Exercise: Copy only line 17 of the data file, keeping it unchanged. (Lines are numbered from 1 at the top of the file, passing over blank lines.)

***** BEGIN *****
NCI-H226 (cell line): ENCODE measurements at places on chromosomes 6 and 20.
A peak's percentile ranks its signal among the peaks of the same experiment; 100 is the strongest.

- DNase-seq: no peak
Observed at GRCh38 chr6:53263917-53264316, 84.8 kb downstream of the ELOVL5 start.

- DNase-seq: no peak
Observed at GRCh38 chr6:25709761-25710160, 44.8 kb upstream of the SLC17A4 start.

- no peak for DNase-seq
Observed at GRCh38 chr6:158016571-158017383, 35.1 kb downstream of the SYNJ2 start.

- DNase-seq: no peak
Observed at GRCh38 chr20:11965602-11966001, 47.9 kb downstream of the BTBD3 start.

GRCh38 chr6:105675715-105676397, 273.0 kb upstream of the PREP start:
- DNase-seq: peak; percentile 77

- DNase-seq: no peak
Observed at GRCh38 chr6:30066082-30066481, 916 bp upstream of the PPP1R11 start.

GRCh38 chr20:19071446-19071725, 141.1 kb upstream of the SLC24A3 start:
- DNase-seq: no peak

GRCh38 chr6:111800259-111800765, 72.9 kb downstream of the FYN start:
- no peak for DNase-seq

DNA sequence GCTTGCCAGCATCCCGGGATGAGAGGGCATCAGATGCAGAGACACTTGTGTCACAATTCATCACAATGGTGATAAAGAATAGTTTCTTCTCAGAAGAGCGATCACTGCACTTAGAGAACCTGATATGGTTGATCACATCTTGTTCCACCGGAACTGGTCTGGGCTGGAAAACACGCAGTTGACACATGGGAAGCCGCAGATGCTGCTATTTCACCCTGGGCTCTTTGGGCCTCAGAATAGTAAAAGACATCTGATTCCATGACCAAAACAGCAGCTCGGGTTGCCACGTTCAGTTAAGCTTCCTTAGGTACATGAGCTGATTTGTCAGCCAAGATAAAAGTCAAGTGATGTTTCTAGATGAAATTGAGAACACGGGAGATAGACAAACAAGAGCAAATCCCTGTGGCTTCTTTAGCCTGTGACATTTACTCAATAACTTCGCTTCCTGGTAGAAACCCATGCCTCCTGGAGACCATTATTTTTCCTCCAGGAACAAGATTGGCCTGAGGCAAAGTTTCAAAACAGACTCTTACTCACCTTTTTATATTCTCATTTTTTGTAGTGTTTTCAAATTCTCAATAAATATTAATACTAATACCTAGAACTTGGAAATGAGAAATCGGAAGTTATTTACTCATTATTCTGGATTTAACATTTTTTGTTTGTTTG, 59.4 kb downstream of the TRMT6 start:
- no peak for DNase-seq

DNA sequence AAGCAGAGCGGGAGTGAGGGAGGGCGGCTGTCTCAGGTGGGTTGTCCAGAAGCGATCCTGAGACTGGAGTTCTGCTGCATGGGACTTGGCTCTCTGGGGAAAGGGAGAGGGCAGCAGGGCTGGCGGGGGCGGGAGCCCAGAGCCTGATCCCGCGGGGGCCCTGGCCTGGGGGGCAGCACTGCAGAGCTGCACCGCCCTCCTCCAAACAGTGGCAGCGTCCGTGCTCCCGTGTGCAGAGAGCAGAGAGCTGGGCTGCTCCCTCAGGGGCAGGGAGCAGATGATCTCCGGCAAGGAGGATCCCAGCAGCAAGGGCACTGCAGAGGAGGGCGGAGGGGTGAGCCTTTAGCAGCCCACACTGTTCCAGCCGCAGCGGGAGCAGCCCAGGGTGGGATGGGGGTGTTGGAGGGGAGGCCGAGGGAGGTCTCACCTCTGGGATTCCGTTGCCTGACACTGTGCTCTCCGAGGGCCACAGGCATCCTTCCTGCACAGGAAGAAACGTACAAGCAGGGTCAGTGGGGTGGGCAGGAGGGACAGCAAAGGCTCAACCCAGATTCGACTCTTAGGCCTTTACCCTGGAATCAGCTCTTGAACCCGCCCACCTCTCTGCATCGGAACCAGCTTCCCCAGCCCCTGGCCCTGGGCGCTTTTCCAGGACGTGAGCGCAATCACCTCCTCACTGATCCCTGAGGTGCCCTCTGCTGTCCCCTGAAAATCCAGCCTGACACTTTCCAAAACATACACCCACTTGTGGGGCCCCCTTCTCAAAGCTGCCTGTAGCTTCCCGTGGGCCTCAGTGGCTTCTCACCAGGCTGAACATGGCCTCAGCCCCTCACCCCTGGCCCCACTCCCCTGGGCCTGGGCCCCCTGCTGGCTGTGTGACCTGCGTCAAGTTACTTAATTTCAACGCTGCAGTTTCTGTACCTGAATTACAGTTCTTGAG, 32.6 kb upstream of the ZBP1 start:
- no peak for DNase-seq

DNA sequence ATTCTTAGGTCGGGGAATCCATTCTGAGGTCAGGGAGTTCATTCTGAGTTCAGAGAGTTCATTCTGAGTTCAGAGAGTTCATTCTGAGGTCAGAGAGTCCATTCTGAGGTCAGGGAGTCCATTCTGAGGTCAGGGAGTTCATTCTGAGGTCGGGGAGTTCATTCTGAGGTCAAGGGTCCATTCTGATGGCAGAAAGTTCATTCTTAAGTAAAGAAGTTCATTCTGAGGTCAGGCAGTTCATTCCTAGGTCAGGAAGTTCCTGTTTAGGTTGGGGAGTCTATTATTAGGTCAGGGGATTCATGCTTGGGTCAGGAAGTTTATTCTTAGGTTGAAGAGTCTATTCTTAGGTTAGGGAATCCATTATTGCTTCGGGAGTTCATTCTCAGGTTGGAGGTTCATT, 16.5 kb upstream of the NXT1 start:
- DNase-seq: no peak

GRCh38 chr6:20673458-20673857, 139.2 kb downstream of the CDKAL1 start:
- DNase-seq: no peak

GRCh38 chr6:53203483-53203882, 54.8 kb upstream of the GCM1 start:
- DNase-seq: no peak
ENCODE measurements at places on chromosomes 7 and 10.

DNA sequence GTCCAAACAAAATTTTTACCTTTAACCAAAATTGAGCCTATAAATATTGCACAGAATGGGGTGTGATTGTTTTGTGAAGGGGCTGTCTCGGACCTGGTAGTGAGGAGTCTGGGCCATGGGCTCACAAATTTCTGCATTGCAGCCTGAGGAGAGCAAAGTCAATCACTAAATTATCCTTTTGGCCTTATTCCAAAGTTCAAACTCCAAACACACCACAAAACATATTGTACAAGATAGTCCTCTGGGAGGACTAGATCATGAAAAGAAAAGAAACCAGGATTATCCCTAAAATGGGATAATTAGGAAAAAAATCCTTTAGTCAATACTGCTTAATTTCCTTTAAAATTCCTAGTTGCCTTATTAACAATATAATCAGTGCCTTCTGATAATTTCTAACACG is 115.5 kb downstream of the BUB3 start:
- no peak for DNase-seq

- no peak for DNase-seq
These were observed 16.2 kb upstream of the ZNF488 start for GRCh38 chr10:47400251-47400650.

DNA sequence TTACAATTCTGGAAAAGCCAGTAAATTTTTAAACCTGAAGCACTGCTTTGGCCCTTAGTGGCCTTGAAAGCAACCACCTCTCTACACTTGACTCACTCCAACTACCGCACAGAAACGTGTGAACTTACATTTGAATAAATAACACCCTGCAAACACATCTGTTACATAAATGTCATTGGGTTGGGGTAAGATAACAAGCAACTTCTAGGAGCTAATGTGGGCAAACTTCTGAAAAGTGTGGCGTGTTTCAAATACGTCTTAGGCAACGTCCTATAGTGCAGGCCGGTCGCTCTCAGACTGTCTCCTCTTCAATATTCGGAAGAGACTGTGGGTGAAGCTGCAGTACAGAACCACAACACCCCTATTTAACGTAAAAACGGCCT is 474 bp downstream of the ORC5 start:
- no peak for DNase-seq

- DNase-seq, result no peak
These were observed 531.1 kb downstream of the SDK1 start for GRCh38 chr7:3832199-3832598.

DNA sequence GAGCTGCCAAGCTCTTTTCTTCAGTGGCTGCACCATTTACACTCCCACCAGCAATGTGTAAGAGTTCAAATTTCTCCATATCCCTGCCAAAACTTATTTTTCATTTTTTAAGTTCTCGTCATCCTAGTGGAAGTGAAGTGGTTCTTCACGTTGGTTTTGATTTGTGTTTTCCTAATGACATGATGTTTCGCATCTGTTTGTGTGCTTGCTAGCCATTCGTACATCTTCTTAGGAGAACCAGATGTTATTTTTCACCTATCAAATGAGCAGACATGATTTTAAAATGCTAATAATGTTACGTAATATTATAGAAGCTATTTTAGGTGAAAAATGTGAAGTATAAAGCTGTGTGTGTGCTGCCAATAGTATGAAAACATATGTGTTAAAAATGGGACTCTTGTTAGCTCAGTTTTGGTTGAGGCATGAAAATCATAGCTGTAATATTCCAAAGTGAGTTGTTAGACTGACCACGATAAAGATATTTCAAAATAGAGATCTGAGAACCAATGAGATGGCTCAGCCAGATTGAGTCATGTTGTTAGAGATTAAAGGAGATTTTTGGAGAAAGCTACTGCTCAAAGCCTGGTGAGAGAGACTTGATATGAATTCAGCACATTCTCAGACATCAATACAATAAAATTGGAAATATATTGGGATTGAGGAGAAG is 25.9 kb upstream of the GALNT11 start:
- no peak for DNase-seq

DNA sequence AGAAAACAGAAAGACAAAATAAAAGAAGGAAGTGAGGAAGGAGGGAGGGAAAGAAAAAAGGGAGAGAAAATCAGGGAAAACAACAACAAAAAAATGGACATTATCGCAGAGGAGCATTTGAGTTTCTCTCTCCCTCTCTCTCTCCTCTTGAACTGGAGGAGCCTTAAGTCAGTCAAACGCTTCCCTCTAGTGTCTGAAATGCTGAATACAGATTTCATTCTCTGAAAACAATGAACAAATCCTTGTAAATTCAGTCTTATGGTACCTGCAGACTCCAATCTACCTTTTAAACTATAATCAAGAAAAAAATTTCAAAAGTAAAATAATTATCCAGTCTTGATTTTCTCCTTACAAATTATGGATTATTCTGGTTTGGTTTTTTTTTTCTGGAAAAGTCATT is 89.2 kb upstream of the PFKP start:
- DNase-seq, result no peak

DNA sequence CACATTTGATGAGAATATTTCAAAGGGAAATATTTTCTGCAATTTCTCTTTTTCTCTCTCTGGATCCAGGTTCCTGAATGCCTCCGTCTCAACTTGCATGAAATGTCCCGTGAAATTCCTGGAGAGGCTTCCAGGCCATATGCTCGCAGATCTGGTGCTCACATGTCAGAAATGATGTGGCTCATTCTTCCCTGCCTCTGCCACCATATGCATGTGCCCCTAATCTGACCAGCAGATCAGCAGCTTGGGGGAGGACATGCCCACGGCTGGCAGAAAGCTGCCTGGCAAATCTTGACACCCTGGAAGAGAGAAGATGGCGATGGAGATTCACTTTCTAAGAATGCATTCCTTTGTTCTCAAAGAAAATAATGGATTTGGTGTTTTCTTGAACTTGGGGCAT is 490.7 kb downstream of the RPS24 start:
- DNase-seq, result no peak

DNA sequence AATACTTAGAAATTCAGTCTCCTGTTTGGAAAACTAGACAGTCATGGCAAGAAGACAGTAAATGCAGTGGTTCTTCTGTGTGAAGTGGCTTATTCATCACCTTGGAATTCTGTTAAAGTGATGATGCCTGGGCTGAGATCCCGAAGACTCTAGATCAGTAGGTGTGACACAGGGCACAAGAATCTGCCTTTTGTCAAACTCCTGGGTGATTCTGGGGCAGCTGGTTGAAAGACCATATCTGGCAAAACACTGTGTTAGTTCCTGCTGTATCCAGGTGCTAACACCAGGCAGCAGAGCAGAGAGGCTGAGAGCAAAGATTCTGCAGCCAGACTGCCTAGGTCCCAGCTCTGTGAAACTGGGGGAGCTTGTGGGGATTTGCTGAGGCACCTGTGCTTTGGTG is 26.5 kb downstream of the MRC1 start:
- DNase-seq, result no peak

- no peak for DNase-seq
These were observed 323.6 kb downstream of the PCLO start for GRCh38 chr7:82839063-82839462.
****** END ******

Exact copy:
GRCh38 chr6:111800259-111800765, 72.9 kb downstream of the FYN start: